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    The Case for Raising China’s Age of Consent

    The Bao Yuming rape case has thrust the country’s deficient protections for minors back into the spotlight.
    Apr 15, 2020#law & justice

    Late last week, a wave of online fury rose in the face of allegations that a powerful oil executive, Bao Yuming, had repeatedly sexually abused a teenager in his care over the course of three years, despite the girl going to the police multiple times.

    Although netizens’ anger largely focused on Bao and the police, within days, public opinion had begun fracturing along well-cloven lines: A few questioned whether the now-18-year-old girl — identified in media reports by the pseudonym Xingxing — might have actually consented to the relationship with the much older Bao, others debated the culpability of Xingxing’s birth mother.

    But these arguments, including whether Bao’s actions legally constituted rape, or whether Xingxing had — or even could have — consented to the relationship, would be beside the point if China’s legal age of consent wasn’t just 14 years old. That young age leaves many minors unprotected and greatly increases the difficulty of holding abusers accountable.

    According to Xingxing, Bao first assaulted her shortly after she turned 14. This detail is crucial, because according to current law, minors younger than 14 are, with few exceptions, legally unable to consent to sexual activity of any kind. Because Xingxing was above this cutoff, however, investigators must show not just that the relationship happened, but that it was also nonconsensual.

    Xingxing kept some of the evidence, like Bao’s child pornography and her period pads stained with blood and semen. But without clear-cut proof that Bao forced her into sex against her will, the legal system will likely give the benefit of the doubt to the accused. And in many cases of sexual assault, evidence is far more difficult to collect.

    The age of consent should be premised upon a minor’s physical, psychological, and emotional maturity: It marks the line above which they are able and competent enough to consent to sexual activity. If the law sets the age of consent at 14, it tacitly grants sexual autonomy to minors over 14 and implies that they can freely decide to engage in sexual activity. In too many cases, however, this only creates an opportunity for offenders to prey upon young, sexually ignorant minors, knowing they can later claim it was consensual to sidestep any legal repercussions.

    Meanwhile, the persistent weakness of China’s sex education programs has left many teenagers with weak understandings of sexual activity and its potential consequences.

    According to Xingxing, she only realized she had been raped after she searched the phrase “causes for genital pain” online. She is hardly an exception: Schools and parents alike veer from discussions of sex, leaving many young people clueless about the topic. Given this state of affairs, how can the law possibly expect 14-year-olds to be able to legally consent to sexual activity?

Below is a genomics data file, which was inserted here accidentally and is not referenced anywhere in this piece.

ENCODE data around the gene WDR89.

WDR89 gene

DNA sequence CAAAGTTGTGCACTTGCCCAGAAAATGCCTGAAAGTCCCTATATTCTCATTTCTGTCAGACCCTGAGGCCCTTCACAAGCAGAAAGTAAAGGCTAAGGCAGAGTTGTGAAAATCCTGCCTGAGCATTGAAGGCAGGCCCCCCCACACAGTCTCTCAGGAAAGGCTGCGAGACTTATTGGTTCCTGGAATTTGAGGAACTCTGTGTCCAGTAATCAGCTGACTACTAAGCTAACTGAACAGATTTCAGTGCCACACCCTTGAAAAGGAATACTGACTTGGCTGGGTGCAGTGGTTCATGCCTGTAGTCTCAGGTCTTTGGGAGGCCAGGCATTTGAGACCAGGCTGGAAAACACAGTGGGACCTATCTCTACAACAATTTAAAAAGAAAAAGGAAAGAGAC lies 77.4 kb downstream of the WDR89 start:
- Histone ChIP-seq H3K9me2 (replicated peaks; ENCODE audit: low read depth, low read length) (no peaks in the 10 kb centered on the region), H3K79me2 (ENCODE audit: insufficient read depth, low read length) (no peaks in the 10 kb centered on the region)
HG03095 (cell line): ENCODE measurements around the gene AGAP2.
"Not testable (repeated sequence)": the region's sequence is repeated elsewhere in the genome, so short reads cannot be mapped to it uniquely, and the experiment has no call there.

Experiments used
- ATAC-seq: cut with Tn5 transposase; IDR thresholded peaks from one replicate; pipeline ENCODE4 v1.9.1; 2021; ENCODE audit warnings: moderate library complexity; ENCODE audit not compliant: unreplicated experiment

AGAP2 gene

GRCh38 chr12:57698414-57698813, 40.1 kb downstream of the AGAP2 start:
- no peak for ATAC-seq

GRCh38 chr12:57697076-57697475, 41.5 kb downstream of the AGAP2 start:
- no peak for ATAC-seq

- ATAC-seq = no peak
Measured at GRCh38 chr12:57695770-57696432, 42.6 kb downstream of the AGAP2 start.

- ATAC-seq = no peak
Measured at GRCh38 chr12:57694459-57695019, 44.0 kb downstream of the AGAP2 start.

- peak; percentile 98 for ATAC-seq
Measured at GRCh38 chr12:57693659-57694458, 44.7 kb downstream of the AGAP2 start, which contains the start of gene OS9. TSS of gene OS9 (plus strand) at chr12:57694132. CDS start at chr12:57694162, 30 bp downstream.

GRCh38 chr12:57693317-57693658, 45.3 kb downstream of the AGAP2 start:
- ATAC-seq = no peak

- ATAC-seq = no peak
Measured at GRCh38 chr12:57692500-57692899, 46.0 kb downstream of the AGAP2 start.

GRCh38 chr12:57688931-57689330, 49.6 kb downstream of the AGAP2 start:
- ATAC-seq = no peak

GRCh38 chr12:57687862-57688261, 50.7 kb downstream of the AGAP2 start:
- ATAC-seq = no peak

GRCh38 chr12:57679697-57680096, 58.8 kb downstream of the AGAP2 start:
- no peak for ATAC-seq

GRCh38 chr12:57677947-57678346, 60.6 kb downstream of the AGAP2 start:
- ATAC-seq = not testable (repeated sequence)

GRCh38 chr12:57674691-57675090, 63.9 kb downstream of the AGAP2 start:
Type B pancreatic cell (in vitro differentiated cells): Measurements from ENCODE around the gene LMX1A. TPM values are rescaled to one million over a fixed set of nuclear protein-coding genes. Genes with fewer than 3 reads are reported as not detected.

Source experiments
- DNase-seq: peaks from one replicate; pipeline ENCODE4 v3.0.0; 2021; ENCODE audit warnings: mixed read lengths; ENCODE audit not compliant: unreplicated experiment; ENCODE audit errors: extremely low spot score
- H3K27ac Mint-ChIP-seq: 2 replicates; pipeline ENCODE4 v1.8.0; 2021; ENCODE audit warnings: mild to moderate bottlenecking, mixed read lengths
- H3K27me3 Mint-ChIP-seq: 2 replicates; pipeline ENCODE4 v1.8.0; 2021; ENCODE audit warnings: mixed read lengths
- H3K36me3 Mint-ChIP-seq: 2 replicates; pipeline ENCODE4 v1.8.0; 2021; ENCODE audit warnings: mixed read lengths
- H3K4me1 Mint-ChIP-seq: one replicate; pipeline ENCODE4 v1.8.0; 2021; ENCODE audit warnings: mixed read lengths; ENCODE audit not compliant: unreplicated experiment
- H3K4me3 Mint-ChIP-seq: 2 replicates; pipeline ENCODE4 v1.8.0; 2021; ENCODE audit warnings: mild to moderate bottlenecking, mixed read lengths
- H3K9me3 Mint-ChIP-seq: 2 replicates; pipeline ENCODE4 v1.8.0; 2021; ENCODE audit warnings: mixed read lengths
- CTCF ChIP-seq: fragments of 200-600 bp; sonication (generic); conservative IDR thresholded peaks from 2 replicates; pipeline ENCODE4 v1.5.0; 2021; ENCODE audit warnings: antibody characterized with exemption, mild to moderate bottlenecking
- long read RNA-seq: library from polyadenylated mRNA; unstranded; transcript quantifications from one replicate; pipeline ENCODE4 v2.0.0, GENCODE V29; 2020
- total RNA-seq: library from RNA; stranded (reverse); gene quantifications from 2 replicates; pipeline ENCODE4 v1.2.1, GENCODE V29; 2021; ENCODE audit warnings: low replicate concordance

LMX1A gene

Over the past few decades, countries around the world have moved to raise their age of consent. Nearly half of jurisdictions in Europe had an age of consent of 14 or younger in 2004. By 2016, it was at least 14 in every single European jurisdiction, and more than half had raised it to 16, some to 18. Generally speaking, the average age of consent in the U.S. is even higher, falling between 16 and 18 in most states. And both regions have much stronger sex education programming for teens than in China.

    While it’s difficult to set an exact, universal standard, if China’s age of consent had been 16 instead of 14, then all prosecutors would need to do is prove Bao had sex with Xingxing despite knowing she was underage, and whatever “consent” she gave to the relationship wouldn’t have mattered. More broadly, a higher age of consent would make it easier to protect minors’ rights and prevent or prosecute sexual crimes committed against them.

    Of course, just raising the age of consent is not enough by itself; we should also be alert to the fact that many sex crimes fall through the cracks because they are carried out by acquaintances of the victims. This is especially relevant for underage sexual activity that occurs within relationships of trust, as between teachers and students or guardians and the children under their care. Many countries have set a special age of consent for such relationships, and China should do the same. And we should consider building a registry of sex offenders to ban them from work that involves close contact with minors.

    Police and officers of the court must also be careful not to traumatize victims again in the course of their investigations. According to media reports, after Xingxing reported Bao to the police, an officer grabbed her by the neck in an attempt to recreate the assault. This is a clear example of secondary trauma, and a vivid reminder of why every person involved in investigating sex crimes must be trained in how to protect victims. Otherwise, the fear of additional trauma or being forced to relive their abuse may lead many to stay silent.

    In the short term, the most direct and effective measure for preventing sexual assault against minors is to raise the age of consent. Yet that doesn’t exempt us from having a frank discussion about the value of sex education, breaking down some of the taboos surrounding sex, and rethinking how our society protects and treats minors. Perhaps then can we put an end to the cycle of tragedy.

    Translator: Katherine Tse; editors: Cai Yiwen and Kilian O’Donnell; portrait artist: Zhang Zeqin.

    (Header image: Blend Images/People Visual)